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New plane debris being studied for links to MH370

New plane debris being studied for links to MH370

 

 

 


 ATP-  Arab tourism portal- PARIS/SYDNEY,  French authorities are studying a piece of plane debris found on Reunion Island in the Indian Ocean to determine whether it came from Malaysia Airlines Flight MH370, which vanished last year in one of the biggest mysteries in aviation history.

A person familiar with the matter told Reuters the part was almost certainly from a Boeing 777, the type of aircraft operated by Malaysia Airlines on the ill-fated flight, but that it had not yet been established if it was a piece of the missing plane.

France’s BEA air crash investigation agency said it was examining the debris, found washed up on the French island east of Madagascar, in coordination with Malaysian and Australian authorities, but that it was too early to draw conclusions.

Nevertheless, the discovery could be the biggest breakthrough in the so far fruitless search for MH370, which disappeared without a trace in March 2014 carrying 239 passengers and crew while en route from Kuala Lumpur to Beijing.

Most of the passengers were Chinese.There have been four serious accidents involving 777s. Only MH370 is thought to have crashed south of the equator.

Investigators believe someone deliberately switched off the plane’s transponder before diverting it thousands of miles off course.

Search efforts led by Australia have focused on a broad expanse of the southern Indian Ocean off Australia, roughly 3,700 km (2,300 miles) from Reunion Island.Malaysia said it had sent a team to Reunion to verify whether the washed-up debris was from MH370.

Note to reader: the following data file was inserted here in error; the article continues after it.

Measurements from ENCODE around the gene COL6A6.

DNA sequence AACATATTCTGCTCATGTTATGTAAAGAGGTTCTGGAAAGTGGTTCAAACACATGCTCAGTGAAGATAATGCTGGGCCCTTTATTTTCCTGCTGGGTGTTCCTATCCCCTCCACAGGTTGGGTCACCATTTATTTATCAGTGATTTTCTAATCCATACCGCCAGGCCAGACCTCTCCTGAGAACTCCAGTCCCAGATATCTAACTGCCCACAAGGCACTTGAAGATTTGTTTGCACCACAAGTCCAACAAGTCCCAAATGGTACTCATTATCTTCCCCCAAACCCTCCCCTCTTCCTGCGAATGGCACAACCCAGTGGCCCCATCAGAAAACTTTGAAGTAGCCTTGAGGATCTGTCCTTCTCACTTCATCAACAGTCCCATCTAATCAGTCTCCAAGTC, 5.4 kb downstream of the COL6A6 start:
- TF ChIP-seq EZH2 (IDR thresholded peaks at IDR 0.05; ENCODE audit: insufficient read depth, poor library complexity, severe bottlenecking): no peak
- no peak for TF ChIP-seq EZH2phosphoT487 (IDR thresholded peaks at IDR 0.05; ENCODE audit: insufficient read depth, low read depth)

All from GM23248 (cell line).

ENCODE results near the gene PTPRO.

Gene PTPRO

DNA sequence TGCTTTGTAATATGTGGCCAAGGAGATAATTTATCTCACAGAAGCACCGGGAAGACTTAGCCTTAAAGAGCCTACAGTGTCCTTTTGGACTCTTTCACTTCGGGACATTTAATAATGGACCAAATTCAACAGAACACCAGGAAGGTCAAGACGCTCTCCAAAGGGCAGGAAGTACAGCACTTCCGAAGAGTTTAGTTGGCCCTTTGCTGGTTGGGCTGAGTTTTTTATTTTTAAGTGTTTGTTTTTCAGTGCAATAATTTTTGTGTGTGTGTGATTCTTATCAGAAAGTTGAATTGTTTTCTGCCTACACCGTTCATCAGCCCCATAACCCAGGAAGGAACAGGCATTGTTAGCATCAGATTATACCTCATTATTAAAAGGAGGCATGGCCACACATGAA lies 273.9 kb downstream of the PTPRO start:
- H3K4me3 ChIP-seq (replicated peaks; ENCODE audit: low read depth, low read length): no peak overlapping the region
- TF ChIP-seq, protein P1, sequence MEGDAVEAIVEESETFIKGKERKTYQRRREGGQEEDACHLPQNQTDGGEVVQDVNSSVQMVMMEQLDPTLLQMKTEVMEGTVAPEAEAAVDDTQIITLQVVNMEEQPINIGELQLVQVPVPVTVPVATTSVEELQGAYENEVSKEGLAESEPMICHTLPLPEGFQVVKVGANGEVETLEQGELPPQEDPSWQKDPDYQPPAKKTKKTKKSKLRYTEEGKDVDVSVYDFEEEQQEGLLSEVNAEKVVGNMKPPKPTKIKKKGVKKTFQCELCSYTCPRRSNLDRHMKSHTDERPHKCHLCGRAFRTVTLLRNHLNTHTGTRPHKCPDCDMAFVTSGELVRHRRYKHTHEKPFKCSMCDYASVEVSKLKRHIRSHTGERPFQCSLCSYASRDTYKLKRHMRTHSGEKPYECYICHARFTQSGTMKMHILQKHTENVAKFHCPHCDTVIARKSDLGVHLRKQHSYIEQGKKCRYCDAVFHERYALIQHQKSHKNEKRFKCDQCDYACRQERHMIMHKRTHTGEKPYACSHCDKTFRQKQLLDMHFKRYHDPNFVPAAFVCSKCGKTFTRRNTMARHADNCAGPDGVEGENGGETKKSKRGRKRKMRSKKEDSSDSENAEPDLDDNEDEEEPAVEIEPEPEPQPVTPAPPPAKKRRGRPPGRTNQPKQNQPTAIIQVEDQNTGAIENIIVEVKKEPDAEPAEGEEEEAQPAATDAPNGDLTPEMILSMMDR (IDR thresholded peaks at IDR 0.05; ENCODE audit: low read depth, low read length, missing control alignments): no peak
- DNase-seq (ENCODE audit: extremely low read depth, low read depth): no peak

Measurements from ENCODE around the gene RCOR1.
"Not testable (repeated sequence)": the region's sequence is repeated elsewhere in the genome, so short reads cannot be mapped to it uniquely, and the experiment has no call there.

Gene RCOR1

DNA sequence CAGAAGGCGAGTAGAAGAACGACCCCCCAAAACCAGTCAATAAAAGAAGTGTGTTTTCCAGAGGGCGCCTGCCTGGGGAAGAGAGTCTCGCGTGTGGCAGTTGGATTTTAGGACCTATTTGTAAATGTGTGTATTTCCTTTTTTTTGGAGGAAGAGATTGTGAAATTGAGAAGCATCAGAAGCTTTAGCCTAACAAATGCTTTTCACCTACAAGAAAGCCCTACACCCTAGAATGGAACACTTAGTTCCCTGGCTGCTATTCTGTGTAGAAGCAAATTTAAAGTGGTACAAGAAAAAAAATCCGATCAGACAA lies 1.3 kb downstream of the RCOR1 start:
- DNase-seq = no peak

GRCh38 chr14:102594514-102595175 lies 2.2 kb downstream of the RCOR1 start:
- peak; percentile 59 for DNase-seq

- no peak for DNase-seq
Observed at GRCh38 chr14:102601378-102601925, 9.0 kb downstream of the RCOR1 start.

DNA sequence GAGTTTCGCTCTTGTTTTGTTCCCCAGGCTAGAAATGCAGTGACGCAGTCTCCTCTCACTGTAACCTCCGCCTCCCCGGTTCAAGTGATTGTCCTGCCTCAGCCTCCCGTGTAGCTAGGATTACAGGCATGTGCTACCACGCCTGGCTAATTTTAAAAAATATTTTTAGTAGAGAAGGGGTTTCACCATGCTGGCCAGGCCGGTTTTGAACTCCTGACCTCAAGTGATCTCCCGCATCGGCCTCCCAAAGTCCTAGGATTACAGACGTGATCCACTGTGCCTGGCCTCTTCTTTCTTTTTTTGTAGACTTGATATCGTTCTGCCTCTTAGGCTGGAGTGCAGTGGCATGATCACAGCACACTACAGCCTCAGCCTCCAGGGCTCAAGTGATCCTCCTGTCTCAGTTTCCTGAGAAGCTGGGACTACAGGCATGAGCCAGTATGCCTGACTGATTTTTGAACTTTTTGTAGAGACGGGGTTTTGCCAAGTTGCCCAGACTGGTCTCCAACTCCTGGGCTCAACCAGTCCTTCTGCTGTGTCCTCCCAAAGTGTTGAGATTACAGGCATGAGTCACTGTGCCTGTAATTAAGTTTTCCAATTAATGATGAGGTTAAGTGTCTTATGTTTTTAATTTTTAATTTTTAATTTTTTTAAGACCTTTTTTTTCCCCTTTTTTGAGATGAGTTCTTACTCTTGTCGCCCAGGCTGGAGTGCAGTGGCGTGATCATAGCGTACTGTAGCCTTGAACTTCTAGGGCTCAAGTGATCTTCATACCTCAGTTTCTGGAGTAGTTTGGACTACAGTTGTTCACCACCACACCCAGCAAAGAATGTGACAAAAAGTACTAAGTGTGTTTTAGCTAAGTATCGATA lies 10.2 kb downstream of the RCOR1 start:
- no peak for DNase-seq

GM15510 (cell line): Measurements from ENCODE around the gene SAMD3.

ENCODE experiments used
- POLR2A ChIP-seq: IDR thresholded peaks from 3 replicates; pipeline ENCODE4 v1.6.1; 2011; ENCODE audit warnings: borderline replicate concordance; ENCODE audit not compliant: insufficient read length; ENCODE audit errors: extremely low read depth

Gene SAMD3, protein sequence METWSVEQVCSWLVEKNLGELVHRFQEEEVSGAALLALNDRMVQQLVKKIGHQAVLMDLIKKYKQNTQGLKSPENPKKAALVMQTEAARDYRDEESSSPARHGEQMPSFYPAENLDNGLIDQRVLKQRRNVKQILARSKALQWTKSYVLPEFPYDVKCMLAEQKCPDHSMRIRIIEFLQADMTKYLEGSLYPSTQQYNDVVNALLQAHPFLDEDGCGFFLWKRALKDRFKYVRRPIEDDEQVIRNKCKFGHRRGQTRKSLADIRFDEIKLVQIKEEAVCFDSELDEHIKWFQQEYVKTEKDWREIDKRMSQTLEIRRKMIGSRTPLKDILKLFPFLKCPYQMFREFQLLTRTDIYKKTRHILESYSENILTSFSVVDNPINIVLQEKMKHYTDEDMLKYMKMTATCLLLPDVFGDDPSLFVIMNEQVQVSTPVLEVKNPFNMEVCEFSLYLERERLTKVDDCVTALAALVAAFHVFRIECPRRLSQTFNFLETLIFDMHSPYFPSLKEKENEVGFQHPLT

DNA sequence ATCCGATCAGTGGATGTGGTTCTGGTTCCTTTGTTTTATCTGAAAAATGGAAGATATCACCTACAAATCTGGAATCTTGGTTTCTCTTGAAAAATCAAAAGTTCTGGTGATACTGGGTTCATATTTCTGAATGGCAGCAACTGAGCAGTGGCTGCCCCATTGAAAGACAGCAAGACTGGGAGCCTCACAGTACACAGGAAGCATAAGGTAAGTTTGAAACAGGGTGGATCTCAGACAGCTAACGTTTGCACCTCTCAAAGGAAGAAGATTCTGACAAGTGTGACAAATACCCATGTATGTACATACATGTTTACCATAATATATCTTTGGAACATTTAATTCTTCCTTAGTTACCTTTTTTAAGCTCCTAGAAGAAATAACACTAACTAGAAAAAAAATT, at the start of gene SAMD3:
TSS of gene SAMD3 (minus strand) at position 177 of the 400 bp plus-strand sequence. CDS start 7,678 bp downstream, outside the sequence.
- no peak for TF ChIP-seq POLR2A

The island, about 600 km (370 miles) east of Madagascar, is a French Indian Ocean territory.


"The part has not yet been identified and it is not possible at this hour to ascertain whether the part is from a B777 and/or from MH370," a BEA spokesman said in an email on Wednesday.


The plane part, which according to aviation experts may be a moving wing surface known as a "flaperon" situated close to the fuselage, usually contains markings or part numbers that should allow it to be traced to an individual aircraft, the person familiar with the matter said.Greg Feith, an aviation safety consultant and former crash investigator at the U.S. National Transportation Safety Board (NTSB), said his sources at Boeing had told him the piece was from a 777.


Whether it was MH370 was not clear, he said."But we haven’t lost any other 777s in that part of the world," Feith added.

 

 

 

 

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